Without soap or sanitizer, Syrian refugees face coronavirus threat
Beirut (Reuters) – Syrian refugee Mohamed al-Bakhas is doing his best to protect his family from coronavirus by keeping their camp as clean as he can. But without enough soap or the money to buy sanitizer or face masks, there is only so much he can do.
“They gave us an awareness session and one bar of soap each, but this is not enough,” said Bakhas, 40, referring to aid workers who visited his camp in northern Lebanon this week.
“We ask for disinfectants, sanitizers for the camp. We are a big group,” said Bakhas, who fled to Lebanon from Homs in Syria eight years ago and lives with his wife and child.
Lebanon has recorded 149 cases of coronavirus. Four people have died from the virus so far.
No cases have been recorded yet among Syrian refugees, who number around 1 million of Lebanon’s population of 6 million.
As Lebanon’s public health system struggles with the outbreak, the government is worried about the virus spreading to camps for both Syrian and Palestinian refugees.
Health Minister Hamad Hassan said refugee health care was a responsibility shared by the state and United Nations agencies but he said the international community had been slow to react to the crisis.
“The international community with its U.N. agencies is a bit late in putting plans, thinking about establishing a field hospital or supporting the health ministry so that it can carry out its obligations towards its people: Lebanese society in addition to the Palestinian and Syrian brothers,” Hamad said.
The UNHCR refugee agency said efforts to fight the spread of coronavirus to refugee communities had started early on.
Awareness campaigns and the distribution of hygiene materials were underway and preparations were being made for additional hospitalisation capacity that may be needed.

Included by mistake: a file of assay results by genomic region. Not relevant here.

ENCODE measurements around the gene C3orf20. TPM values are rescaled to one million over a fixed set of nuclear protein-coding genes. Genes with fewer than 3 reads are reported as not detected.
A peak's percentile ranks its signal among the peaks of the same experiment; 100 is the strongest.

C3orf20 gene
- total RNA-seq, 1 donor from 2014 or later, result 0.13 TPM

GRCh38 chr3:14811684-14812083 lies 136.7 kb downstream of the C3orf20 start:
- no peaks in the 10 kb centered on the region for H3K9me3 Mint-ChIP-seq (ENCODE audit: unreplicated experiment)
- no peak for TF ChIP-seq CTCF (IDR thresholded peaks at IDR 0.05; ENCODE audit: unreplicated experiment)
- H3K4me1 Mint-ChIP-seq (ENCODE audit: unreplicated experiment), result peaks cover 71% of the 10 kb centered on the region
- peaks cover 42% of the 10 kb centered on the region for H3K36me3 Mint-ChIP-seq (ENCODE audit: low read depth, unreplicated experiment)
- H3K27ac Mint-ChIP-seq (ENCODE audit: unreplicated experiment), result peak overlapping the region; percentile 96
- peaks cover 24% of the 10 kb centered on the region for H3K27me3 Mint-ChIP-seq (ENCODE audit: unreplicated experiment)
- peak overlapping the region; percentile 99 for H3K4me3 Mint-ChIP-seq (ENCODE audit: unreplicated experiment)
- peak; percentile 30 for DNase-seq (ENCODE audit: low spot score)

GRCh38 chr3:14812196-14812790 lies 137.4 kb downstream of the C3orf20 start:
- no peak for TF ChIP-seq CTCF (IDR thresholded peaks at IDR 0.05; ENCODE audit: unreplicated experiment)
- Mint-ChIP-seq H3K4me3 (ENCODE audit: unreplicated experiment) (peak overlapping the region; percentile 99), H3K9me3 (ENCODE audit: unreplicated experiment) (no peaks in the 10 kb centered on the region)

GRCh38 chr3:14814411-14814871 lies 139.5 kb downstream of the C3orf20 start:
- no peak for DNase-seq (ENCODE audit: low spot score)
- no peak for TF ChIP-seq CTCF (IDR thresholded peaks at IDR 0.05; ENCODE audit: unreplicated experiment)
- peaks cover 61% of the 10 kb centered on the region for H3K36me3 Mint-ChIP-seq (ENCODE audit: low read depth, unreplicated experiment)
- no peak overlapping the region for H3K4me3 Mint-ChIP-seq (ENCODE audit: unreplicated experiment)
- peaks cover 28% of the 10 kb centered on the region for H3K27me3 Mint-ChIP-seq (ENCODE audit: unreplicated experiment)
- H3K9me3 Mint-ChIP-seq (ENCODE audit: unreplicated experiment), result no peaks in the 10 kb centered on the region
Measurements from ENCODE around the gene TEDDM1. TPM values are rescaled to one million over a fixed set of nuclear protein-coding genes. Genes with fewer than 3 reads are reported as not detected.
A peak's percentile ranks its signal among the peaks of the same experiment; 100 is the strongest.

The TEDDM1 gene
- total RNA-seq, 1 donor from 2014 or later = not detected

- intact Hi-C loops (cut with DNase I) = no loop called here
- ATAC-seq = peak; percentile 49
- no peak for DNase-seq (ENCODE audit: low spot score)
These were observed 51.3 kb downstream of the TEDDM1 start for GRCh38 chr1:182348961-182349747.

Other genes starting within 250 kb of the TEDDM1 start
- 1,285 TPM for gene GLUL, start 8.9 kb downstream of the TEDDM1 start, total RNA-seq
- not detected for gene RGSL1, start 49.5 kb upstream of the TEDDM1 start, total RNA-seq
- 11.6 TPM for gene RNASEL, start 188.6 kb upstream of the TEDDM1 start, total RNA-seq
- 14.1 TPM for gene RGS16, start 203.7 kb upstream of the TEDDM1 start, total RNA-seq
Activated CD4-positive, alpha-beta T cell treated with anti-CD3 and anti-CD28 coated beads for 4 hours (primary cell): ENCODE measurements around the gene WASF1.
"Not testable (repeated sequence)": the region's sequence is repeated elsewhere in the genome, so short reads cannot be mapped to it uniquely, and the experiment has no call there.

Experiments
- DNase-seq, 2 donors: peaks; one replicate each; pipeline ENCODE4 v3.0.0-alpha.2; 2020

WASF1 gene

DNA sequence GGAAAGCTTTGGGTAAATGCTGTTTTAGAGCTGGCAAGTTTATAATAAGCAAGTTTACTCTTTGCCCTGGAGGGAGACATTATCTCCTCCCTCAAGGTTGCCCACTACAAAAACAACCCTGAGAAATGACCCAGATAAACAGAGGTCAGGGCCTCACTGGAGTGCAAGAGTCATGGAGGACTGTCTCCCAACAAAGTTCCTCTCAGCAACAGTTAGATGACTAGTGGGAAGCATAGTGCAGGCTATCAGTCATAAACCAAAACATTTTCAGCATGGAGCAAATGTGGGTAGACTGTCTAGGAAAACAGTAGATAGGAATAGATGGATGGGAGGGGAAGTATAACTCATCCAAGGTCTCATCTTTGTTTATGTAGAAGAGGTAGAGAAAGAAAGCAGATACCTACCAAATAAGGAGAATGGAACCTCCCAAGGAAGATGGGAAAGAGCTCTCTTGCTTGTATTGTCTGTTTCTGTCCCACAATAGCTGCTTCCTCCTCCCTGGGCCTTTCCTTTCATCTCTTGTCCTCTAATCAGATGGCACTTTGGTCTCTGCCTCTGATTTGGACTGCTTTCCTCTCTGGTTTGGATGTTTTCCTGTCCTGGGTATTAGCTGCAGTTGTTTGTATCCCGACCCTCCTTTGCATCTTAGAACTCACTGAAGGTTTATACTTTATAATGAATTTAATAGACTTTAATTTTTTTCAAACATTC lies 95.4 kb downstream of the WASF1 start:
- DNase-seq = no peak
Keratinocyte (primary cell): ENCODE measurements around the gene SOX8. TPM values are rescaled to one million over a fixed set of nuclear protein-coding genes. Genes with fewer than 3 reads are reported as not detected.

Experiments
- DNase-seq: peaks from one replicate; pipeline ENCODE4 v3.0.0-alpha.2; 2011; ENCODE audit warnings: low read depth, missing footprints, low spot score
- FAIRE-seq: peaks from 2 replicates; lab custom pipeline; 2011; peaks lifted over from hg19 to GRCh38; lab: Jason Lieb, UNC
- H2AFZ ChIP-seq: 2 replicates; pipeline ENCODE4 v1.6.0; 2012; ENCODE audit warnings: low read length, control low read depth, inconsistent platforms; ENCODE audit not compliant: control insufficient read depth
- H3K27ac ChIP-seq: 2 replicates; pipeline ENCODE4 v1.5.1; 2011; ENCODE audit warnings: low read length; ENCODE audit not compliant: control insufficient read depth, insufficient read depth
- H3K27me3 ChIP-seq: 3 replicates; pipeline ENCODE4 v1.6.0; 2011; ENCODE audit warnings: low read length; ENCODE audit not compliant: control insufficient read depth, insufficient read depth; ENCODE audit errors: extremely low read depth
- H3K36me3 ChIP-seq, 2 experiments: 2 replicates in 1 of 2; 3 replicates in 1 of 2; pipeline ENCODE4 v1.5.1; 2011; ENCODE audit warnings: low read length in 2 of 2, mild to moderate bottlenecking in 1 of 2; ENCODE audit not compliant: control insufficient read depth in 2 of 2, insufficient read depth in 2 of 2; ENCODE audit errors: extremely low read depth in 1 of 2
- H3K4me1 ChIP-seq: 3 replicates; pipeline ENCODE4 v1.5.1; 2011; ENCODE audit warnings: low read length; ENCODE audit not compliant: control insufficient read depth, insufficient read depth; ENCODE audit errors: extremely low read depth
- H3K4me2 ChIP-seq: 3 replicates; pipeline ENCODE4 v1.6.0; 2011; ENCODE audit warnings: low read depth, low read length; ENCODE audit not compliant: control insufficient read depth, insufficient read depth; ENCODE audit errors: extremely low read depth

“We are all working around the clock,” said Lisa Abou Khaled, communications officer at UNHCR in Lebanon.
Given the high population density of the camps, Hamad noted the difficulties of maintaining personal hygiene and said the spread of coronavirus was a real danger.
Field hospitals would allow for the isolation and treatment of the infected.
“The international community and U.N. institutions must without delay prepare the ground to save these communities in case the virus spreads among them,” he said.
Lebanon was grappling with a financial and economic crisis before coronavirus hit. The government is appealing for foreign aid for its public health system.
Coronavirus poses a host of new difficulties to refugees who have been struggling in poverty for years in Lebanon.
With water mostly trucked to their camps, refugees do not have enough for regular handwashing, relief workers say.
As it currently stands, accessing health care can also be a big problem: if refugees need to go to hospital, they cannot afford the ride or pay for treatment.
“We are exploring all options including setting up additional facilities in existing hospitals or separate field hospitals…its likely that a combination of both will be needed,” Abou Khaled said.